LGBT Center sees opportunity in Pride festival challenge

Taking charge of the Gay Pride festival this year is harrowing, exhausting and wonderful, according to Shannon Thomas, executive director of the Seattle Lesbian, Gay, Bisexual and Transgender (LGBT) Community Center.

Thomas said that stepping in and taking responsibility for the Gay Pride festival when Seattle Out and Proud decided not to do it this year is one of the best things that has happened for the center.

"We're looking at this as a way to really galvanize the community," Thomas said. "We hope the community is moving from a cynical standpoint to a hopeful standpoint."

Last year SOaP held a three-day festival at Seattle Center, in conjunction with the Gay Pride Parade, that left the group with unpaid debts of $100,000. She said taking responsibility for this year's festival is not an antagonistic act or an insult to SOaP, though some people want to make it that. She intends to work collaboratively with anyone interested in the event.

"The center is excited to be able to offer our communities the opportunity for a fantastic Pride celebration," Thomas said in a press release. "This has been a roller-coaster ride, and now the festival will have a community-based organization at the helm."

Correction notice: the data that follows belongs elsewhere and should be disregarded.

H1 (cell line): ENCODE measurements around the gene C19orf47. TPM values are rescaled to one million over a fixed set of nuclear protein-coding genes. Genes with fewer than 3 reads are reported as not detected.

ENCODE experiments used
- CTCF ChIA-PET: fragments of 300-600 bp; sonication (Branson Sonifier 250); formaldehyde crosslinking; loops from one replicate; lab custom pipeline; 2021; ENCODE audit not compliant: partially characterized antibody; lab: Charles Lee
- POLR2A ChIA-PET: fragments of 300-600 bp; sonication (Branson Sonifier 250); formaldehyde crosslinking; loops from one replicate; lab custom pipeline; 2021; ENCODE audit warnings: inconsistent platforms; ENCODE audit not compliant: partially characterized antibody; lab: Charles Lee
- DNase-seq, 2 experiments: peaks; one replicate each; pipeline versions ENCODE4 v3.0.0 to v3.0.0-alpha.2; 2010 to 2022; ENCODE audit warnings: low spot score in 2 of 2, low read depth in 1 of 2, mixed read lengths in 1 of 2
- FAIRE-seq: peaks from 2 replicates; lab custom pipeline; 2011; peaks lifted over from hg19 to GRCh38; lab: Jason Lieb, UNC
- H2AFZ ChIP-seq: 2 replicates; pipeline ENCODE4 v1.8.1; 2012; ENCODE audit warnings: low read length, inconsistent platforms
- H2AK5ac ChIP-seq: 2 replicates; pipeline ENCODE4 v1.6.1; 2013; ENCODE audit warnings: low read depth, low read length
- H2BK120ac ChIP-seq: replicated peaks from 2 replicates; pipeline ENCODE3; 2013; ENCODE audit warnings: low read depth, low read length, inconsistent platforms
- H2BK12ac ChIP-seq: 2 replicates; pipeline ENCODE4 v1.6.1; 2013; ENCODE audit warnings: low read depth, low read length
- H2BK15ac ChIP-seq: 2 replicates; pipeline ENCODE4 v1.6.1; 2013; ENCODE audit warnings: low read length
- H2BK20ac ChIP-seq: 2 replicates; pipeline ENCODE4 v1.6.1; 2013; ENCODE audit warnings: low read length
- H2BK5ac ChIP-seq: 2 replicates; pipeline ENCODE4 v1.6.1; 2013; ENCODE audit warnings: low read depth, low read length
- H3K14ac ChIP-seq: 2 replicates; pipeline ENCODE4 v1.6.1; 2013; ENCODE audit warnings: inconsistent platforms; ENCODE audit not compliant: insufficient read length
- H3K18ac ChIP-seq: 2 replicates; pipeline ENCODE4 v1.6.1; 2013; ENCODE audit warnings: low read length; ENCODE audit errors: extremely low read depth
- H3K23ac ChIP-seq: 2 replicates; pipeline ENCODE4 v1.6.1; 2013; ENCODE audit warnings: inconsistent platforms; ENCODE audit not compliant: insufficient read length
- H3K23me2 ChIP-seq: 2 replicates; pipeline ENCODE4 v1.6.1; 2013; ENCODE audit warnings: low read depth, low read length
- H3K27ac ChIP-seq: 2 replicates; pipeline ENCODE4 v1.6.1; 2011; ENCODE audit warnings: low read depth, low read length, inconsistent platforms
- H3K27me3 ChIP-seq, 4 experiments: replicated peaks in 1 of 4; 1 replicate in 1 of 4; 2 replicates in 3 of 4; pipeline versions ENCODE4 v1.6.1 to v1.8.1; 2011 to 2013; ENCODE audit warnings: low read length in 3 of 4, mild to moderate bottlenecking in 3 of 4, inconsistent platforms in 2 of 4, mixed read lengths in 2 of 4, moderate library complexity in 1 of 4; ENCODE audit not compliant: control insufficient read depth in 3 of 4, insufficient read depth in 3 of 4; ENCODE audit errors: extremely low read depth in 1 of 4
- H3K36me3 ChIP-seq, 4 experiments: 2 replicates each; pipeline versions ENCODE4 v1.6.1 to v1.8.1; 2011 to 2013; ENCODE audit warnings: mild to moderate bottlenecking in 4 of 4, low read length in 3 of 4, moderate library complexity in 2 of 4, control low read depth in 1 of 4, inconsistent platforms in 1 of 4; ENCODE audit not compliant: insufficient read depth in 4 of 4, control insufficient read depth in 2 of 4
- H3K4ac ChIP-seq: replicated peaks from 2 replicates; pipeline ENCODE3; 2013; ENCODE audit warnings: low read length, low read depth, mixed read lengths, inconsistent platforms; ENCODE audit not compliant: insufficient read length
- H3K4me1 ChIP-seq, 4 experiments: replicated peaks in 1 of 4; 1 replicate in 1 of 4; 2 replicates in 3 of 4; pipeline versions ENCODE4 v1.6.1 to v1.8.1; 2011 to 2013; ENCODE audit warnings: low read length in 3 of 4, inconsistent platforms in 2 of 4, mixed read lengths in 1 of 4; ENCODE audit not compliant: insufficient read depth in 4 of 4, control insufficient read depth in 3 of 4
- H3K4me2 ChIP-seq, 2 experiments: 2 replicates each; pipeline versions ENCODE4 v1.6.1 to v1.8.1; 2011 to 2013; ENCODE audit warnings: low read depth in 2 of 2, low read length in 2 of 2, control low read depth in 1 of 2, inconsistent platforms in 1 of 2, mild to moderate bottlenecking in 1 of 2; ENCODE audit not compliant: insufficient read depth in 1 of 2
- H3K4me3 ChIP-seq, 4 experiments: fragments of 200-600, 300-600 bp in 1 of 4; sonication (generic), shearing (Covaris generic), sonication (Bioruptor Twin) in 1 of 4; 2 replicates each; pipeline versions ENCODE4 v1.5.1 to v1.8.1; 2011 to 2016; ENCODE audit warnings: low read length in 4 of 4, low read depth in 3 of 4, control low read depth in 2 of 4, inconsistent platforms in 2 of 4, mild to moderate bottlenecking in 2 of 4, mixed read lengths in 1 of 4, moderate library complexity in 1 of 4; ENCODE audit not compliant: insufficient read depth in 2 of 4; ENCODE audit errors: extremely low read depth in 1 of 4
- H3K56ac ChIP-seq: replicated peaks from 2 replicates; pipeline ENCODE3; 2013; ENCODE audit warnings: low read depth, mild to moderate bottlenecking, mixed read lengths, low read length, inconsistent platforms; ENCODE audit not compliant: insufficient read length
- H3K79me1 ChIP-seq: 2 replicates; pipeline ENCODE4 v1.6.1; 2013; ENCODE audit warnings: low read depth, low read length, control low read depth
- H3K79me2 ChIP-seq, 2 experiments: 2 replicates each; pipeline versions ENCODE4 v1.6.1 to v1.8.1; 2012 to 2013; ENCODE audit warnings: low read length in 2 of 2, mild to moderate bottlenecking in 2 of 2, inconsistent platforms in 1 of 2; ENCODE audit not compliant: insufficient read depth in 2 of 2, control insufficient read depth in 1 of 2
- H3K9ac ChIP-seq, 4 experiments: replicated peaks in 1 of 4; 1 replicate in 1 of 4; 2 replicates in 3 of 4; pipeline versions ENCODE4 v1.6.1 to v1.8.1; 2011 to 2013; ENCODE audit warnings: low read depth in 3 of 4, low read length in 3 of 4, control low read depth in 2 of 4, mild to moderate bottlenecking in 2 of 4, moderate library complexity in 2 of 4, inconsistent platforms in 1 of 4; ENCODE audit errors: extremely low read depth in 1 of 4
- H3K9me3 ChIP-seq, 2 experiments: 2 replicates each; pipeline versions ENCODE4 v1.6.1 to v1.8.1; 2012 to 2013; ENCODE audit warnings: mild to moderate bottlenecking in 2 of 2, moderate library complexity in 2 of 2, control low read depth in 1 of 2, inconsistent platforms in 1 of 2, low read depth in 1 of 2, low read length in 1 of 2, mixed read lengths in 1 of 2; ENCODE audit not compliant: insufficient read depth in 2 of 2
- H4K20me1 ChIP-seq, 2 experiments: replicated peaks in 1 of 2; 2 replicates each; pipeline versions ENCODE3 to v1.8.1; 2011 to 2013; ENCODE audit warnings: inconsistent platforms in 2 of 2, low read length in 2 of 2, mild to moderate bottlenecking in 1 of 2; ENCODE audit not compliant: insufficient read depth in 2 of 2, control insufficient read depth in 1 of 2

Thomas said the center is focused on producing the festival, using the experience producing the Queerfest last year and the planning for this year's event.

"This is not about us and them," Thomas said. "We want to create an organization to look out for community interests. Transparency is the key to the whole effort."

The center acts as an umbrella agency for 22 fiscal projects. What that means is that it allows small groups too small to effectively go through the paperwork to be a federal tax-exempt, non-profit organization to use the center's non-profit status. As a non-profit, what the organization does must be open to the public, which is just the way Thomas wants it.

The LGBT center is not just there for individuals; it is there for groups of individuals, and the entire community. Thomas said it is a particularly high-profile event, and gives the public a solid idea of what the center does. The center is to provide opportunities and tools for LGBT individuals, organizations and communities that ensure their voices can be heard, included and affirmed; to be a place to engage, organize and effect change.

"Pride is a perfect example of the community coming to us with a need," Thomas said. "Picking up the Pride torch fits perfectly with our mission."

Plans for the June 23 and 24 festival include musical and spoken-word entertainment, burlesque, a rally, vendor booths and lots of food. More specific details are still in planning.

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